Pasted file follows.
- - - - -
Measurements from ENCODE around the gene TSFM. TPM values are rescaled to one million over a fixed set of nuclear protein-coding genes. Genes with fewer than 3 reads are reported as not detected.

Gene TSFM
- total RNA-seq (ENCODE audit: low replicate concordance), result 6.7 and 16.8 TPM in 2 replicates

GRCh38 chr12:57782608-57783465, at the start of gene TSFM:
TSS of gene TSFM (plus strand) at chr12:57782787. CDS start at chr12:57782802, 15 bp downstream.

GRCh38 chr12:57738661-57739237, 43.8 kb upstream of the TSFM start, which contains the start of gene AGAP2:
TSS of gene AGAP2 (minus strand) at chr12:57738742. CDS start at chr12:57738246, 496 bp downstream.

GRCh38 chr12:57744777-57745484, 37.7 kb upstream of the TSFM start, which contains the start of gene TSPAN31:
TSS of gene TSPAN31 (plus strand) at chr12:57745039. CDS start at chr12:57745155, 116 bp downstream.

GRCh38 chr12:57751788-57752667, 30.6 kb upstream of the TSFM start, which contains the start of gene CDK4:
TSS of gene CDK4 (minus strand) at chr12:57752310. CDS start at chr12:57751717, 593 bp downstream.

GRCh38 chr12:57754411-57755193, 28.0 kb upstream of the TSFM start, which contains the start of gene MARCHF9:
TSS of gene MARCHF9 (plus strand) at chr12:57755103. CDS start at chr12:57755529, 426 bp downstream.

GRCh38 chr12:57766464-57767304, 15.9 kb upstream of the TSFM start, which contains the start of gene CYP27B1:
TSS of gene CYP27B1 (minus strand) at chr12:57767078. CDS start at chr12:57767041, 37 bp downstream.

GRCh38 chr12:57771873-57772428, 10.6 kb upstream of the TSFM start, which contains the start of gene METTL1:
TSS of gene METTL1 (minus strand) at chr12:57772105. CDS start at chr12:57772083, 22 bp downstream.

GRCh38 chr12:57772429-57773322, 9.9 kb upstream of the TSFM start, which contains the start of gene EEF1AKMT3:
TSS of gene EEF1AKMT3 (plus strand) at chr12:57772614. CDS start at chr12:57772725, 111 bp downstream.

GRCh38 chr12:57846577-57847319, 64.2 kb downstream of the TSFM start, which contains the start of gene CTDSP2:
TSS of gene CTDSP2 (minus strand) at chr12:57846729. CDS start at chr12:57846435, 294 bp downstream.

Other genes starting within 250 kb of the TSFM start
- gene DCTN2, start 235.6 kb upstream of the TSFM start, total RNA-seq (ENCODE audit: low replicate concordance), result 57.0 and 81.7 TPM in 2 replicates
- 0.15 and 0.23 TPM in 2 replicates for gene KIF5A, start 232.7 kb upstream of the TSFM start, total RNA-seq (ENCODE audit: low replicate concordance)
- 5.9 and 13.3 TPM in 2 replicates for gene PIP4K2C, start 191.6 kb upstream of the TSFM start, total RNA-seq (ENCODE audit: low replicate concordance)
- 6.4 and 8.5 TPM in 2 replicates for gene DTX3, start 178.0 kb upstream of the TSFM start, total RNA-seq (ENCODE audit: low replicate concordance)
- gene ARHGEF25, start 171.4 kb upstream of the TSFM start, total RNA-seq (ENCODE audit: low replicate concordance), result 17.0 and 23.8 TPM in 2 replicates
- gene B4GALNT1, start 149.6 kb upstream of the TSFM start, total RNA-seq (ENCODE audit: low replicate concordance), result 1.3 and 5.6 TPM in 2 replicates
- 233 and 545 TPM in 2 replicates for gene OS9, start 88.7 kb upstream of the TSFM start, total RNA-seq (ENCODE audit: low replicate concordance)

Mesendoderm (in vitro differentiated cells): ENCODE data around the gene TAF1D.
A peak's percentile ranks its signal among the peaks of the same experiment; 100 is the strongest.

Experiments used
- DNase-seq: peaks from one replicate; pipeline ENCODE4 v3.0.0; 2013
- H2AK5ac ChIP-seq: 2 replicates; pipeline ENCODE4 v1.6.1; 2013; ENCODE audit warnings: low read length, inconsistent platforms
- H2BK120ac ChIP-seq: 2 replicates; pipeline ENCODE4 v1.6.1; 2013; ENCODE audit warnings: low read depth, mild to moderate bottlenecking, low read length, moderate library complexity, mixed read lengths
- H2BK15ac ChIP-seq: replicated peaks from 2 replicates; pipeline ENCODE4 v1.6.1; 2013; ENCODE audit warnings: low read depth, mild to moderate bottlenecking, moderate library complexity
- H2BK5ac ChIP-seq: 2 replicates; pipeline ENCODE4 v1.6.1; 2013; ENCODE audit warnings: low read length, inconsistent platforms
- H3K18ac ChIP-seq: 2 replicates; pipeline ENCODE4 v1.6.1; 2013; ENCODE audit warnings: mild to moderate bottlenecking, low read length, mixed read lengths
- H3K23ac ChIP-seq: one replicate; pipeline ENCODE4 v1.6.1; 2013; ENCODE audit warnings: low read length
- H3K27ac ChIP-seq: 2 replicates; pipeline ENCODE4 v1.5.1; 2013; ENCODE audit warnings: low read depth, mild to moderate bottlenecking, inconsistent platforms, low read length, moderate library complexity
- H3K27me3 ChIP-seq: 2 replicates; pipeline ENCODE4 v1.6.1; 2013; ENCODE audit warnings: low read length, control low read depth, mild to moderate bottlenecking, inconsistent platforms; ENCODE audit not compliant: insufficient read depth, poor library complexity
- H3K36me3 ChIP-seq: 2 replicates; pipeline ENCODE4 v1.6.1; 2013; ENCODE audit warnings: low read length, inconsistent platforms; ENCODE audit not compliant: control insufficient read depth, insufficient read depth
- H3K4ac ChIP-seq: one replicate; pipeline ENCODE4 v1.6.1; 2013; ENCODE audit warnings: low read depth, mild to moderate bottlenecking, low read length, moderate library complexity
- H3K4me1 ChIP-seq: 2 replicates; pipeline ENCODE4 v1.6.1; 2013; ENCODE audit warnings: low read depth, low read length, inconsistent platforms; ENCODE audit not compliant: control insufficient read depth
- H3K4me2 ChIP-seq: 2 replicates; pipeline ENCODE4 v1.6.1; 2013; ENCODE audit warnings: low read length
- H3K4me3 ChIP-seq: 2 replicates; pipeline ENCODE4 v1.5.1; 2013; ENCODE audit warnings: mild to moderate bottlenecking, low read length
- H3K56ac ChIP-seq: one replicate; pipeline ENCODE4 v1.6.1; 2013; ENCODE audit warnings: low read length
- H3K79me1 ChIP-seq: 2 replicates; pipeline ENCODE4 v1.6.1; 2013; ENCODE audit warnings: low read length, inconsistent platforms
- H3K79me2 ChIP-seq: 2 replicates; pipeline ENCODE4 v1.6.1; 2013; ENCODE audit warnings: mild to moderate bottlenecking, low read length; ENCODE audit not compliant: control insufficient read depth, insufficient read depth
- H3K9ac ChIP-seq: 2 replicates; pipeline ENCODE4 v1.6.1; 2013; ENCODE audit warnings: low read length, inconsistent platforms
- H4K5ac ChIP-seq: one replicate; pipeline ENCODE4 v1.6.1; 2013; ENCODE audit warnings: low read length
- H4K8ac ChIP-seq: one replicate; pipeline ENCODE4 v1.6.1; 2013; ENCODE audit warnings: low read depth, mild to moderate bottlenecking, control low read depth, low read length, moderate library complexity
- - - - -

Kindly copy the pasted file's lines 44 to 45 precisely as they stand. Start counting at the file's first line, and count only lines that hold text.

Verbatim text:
- H3K4me1 ChIP-seq: 2 replicates; pipeline ENCODE4 v1.6.1; 2013; ENCODE audit warnings: low read depth, low read length, inconsistent platforms; ENCODE audit not compliant: control insufficient read depth
- H3K4me2 ChIP-seq: 2 replicates; pipeline ENCODE4 v1.6.1; 2013; ENCODE audit warnings: low read length